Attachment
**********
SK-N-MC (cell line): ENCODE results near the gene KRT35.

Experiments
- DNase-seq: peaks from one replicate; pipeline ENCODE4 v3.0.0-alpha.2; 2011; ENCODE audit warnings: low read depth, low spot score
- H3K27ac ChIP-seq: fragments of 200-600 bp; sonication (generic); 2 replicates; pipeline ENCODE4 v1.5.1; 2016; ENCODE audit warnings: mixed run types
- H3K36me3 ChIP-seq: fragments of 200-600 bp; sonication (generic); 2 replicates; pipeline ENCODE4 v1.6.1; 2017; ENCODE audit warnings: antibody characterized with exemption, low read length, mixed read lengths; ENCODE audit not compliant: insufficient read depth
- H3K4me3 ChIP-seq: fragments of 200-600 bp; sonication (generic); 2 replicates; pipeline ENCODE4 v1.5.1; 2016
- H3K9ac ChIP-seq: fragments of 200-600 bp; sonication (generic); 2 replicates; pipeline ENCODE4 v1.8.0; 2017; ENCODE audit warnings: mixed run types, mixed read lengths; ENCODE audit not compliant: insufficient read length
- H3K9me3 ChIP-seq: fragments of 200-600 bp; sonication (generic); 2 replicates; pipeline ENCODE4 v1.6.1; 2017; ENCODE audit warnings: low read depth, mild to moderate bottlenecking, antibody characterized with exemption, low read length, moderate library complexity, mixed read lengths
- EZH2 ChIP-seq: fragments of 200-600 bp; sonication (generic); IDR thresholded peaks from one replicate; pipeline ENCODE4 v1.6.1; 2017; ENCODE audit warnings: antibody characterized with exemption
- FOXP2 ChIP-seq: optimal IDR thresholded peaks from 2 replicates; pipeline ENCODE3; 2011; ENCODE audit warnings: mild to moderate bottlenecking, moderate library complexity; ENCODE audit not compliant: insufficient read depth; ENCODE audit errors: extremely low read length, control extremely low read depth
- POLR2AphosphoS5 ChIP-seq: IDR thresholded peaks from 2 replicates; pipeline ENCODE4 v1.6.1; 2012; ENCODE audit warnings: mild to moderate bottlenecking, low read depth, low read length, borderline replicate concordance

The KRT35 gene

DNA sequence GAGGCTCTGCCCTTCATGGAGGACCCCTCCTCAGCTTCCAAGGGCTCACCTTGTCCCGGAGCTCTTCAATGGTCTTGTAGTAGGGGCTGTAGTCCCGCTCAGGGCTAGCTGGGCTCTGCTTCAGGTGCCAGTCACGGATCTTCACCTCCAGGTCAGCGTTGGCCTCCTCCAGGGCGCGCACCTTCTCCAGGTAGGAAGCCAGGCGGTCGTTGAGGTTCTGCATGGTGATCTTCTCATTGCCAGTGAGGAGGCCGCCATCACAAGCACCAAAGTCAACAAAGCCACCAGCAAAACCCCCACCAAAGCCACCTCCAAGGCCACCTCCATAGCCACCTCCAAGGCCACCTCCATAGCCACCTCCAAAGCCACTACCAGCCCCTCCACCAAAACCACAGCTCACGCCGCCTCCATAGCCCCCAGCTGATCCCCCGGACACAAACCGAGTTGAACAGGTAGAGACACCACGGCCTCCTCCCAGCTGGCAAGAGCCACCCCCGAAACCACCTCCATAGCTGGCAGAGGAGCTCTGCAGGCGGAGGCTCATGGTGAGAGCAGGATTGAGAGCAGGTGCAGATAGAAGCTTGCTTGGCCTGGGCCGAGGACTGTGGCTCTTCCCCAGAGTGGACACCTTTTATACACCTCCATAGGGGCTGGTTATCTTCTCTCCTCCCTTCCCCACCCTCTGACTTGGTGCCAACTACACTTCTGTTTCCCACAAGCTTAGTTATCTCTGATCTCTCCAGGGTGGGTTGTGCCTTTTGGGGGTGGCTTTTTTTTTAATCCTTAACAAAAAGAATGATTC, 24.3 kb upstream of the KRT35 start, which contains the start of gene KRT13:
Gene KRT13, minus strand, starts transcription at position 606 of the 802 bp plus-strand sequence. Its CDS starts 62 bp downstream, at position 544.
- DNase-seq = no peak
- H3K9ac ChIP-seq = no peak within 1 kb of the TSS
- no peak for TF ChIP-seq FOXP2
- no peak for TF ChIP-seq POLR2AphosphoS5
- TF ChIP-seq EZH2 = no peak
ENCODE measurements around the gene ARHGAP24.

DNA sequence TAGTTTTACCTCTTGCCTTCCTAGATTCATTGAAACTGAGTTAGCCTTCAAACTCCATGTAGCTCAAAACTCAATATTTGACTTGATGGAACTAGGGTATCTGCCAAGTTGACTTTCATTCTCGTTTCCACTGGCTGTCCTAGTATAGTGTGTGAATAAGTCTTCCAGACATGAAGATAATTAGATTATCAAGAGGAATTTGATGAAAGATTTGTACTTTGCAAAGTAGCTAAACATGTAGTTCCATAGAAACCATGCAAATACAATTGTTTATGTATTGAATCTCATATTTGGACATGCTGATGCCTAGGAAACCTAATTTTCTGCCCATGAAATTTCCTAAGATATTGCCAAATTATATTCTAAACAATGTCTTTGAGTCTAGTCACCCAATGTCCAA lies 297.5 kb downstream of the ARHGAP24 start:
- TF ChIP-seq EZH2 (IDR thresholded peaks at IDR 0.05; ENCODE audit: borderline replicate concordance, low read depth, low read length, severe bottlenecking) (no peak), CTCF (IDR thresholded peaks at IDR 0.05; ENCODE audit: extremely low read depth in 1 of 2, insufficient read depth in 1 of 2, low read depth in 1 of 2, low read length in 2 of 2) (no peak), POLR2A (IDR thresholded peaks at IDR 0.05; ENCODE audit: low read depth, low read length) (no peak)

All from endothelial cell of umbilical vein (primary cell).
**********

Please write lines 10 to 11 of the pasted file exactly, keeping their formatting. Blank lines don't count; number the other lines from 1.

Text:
- FOXP2 ChIP-seq: optimal IDR thresholded peaks from 2 replicates; pipeline ENCODE3; 2011; ENCODE audit warnings: mild to moderate bottlenecking, moderate library complexity; ENCODE audit not compliant: insufficient read depth; ENCODE audit errors: extremely low read length, control extremely low read depth
- POLR2AphosphoS5 ChIP-seq: IDR thresholded peaks from 2 replicates; pipeline ENCODE4 v1.6.1; 2012; ENCODE audit warnings: mild to moderate bottlenecking, low read depth, low read length, borderline replicate concordance